In a U-turn by the two governments, the Foreign Secretary, Robin Cook, said the decision to hold the trial in a neutral country 10 years after the bombing of PanAm 103, killing all 259 on board and 11 on the ground, should be seen as a signal to other terrorists responsible for the attacks on the US embassies in East Africa that "however long it takes, they will be brought to justice".
The trial could take place by next May, but there was widespread scepticism at the highest levels of Government that Colonel Muammar Gaddafi would surrender the two suspects for trial - Abdul Basset al-Megrahi and al- Amin Khalifa Fhimah - despite repeated Libyan demands for a trial in a neutral country, such as the Netherlands.
"I cannot answer for Colonel Gaddafi. His government has said they would accept a trial by a Scottish court with Scottish judges. If they choose not to take up that offer, it will very severely undermine the credibility that they will have for making that undertaking earlier this year," said Mr Cook. He added that sanctions against Libya could be lifted the moment the two accused were handed over for trial. The terms were not negotiable. The Lord Advocate, Lord Hardie, said the two could not be tried in their absence. There will be extradition proceedings, and, if they submit themselves for trial, a full committal procedure with a trial by three Scottish judges under full Scottish law held within 110 days.
They would be held "in a special facility" in The Hague by Scottish prison officers until the trial, and if found guilty, would serve their sentence in Scotland. Lord Hardie rejected calls for an international court, with a presiding Scottish judge, "because there is no body of international criminal law and procedure under which it could operate".
The move won support from Lord Fraser of Carmyllie, Tory Lord Advocate at the time of the bombing. He said that,10 years on, "the anguish of the relatives of all those who died in the tragedy and the way that conspiracy theories have proliferated" dictated holding a trial.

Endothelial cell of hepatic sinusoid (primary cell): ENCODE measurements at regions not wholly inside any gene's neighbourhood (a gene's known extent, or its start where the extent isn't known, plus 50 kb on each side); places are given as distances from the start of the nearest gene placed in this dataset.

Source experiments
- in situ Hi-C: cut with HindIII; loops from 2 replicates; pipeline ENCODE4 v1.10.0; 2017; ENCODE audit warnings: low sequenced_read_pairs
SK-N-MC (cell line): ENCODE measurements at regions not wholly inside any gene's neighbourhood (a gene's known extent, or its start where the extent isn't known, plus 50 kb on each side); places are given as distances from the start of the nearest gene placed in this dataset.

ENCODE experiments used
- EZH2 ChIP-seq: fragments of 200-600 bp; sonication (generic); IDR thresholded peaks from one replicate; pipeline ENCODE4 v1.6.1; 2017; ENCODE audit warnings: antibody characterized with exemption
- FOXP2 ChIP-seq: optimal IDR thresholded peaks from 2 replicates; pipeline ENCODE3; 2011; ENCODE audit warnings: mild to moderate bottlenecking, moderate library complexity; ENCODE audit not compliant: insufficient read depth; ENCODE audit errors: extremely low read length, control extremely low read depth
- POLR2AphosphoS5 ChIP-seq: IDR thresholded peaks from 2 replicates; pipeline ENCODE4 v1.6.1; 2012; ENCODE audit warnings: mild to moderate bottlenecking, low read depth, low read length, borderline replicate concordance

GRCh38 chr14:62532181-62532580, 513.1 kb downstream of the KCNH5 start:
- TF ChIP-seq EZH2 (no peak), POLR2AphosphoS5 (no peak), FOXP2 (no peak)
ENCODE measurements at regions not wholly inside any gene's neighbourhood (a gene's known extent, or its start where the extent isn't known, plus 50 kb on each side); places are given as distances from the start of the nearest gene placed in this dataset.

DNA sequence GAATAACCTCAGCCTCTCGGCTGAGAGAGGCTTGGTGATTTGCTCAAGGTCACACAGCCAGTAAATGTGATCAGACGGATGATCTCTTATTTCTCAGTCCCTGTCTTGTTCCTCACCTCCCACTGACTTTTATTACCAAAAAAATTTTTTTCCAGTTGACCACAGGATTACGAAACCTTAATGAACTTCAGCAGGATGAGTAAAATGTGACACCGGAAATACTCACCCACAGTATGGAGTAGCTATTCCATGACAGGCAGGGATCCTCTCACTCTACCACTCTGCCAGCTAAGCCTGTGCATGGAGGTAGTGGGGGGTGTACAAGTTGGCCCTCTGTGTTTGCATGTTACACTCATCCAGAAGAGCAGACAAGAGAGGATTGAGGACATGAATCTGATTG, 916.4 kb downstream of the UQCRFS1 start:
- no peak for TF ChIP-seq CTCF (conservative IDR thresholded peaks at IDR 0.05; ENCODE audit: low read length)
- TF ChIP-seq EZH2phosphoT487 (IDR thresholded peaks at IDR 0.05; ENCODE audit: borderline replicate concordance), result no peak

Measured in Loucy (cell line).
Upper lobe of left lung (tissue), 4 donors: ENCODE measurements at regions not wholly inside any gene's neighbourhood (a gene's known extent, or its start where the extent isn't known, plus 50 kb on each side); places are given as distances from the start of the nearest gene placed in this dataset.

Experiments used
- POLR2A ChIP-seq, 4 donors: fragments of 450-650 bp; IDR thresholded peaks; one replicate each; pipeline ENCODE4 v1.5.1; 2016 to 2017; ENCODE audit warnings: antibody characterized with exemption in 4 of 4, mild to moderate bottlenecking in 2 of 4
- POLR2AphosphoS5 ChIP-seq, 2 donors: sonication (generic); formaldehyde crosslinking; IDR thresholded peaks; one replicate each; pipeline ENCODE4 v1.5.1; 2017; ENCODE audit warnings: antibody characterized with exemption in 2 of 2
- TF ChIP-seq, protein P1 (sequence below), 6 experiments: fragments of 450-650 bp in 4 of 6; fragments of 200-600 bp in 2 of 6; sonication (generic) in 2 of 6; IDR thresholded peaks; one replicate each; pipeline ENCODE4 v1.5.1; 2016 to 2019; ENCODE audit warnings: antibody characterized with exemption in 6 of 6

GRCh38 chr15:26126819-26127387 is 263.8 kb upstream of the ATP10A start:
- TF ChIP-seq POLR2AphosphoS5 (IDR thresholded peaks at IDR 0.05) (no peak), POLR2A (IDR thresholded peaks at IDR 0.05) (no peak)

Families of the victims welcomed the decision. Jim Swire whose 23-year- old daughter, Flora, died on flight 103 on 21 December 1988, was "euphoric". He said: "Anyone in their right mind would welcome this decision." Mr Swire, the spokesman for the UK Families Flight 103 group, said: "This is something that our group have been working for six years for."
Alistair Duff, Scottish lawyer for the two Libyans, said the issue of the judges was not insurmountable. But Mr Duff told BBC Radio the men would need various reassurances, such as the condition of their custody and access to lawyers before agreeing to leave Tripoli.
Until recently the British and American governments maintained that the Libyans must be handed over for trial in Britain or the United States.
The US Secretary of State, Madeleine Albright, announcing the joint proposal in Washington, called for Libya to end its "10 years of evasion". She said: "We now challenge Libya to turn promises into deeds. The suspects should be surrendered for trial promptly."
The United Nations Secretary-General, Kofi Annan, welcomed the joint initiative and offered the UN's services to arrange the transfer of the accused men to the Netherlands, if Libya agreed. Details of the proposed compromise were to be given to Tripoli by Mr Annan.
The US and Britain are expected to submit the draft of a new resolution to the UN Security Council that will envisage an end to international sanctions against Libya if it agrees to surrender the accused men for trial.